However, there is rarely such a thing as going out every day or having amazing vacations every year. Unfortunately, though, we internalize the posts we see and create a picture in our minds of how others are living.

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One study found that “participants who used Facebook most often had poorer trait self-esteem, and this was mediated by greater exposure to upward social comparisons on social media”[2].

Basically, when we see posts depicting lives we consider “better” than ours, our self-esteem takes a hit. As many of us are doing this for hours at a time, you can imagine the toll it’s taking on our mental health. Therefore, if you want to raise your self-esteem, quitting Facebook may be a good idea.

3. You Use Energy on People You Don’t Care About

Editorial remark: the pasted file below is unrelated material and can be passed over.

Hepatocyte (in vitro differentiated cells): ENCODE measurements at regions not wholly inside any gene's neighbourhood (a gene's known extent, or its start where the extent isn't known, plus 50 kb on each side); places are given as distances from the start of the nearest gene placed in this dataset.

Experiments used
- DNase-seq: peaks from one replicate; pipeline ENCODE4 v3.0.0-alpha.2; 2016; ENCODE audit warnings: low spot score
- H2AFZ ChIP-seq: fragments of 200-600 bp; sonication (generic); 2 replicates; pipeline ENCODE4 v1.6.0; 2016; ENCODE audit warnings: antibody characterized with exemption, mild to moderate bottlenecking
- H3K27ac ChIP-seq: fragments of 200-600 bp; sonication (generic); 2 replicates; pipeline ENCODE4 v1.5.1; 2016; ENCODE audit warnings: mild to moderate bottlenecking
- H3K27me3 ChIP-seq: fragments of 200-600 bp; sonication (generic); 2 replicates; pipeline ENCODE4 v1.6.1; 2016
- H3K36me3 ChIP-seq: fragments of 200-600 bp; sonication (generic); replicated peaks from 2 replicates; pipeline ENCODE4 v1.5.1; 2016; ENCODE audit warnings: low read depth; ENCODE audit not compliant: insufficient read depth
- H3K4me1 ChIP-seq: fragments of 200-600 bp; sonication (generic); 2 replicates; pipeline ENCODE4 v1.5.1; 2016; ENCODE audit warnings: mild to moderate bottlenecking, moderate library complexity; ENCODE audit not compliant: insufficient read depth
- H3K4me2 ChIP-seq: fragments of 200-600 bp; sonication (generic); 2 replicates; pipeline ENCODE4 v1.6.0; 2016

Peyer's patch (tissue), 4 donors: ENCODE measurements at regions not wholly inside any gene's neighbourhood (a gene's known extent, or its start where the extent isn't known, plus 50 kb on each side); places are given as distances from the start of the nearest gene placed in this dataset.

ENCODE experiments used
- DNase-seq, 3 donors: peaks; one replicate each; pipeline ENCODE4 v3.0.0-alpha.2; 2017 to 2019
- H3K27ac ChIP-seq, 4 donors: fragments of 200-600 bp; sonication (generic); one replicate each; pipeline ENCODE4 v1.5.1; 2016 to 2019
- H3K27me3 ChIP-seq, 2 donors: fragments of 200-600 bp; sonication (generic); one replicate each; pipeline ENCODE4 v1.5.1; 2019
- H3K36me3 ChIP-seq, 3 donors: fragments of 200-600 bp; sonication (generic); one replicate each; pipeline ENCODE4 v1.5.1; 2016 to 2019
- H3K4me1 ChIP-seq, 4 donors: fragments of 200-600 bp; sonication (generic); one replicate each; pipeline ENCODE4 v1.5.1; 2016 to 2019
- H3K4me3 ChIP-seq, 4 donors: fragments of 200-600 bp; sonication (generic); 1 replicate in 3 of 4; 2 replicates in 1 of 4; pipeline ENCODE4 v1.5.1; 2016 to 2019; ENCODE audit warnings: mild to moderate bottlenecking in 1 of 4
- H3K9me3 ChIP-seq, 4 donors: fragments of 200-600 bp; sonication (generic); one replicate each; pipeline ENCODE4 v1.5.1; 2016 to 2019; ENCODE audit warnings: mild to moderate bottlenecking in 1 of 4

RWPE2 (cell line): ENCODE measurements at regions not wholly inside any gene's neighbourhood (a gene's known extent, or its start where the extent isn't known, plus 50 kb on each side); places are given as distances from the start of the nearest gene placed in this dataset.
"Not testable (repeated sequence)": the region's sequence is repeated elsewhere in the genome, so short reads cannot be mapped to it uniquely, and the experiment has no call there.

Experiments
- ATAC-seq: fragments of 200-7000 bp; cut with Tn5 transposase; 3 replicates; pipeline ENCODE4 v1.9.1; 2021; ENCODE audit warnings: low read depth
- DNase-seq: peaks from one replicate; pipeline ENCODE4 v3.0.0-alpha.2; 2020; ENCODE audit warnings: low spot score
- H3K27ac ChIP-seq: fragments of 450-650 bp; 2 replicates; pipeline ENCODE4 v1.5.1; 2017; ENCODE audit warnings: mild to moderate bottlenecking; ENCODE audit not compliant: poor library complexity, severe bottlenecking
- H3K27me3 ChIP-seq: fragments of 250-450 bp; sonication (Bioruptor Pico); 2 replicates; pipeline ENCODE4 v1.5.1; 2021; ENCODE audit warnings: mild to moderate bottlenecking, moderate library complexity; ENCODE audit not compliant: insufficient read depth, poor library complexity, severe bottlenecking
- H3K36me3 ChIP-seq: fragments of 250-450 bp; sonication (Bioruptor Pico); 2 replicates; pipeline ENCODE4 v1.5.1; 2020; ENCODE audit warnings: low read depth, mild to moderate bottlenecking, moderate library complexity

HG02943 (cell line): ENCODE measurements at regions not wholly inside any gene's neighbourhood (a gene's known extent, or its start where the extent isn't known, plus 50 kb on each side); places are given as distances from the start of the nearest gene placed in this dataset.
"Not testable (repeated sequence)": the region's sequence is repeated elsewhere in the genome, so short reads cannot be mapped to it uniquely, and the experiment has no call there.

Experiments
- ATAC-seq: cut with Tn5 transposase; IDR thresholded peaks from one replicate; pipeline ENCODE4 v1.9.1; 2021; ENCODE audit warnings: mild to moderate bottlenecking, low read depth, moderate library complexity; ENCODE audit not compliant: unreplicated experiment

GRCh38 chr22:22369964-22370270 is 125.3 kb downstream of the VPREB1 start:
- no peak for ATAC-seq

Look at the number of friends you have on Facebook. How many of them are really good friends? How many of the friend requests you get are real people or your actual acquaintances?

You have to admit that you have people on Facebook who are not related to you and some you barely know, but who still comments on their photos or offer a like now and again. Basically, instead of offering your time and energy to the genuinely rewarding relationships in your life, you’re spending it on people you don’t really care about.

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4. Facebook Feeds You Useless Information

It is one thing to read newspapers or magazines in order to get information, but it is an entirely different thing to be faced with false news, trends, and celebrity updates through continuous posts. I bet one of the things that you will not miss after quitting Facebook is the bombardment of information that seems to have no effect on your life whatsoever.

5. It Damages Your Communication Skills

When is the last time you actually hung out in real life with your friends, relatives, or colleagues? Because of the social media that is supposed to help us communicate, we forget about real communication, and therefore, have difficulties communicating effectively in real life. This negatively affects our relationships at home, work, or in our social circles.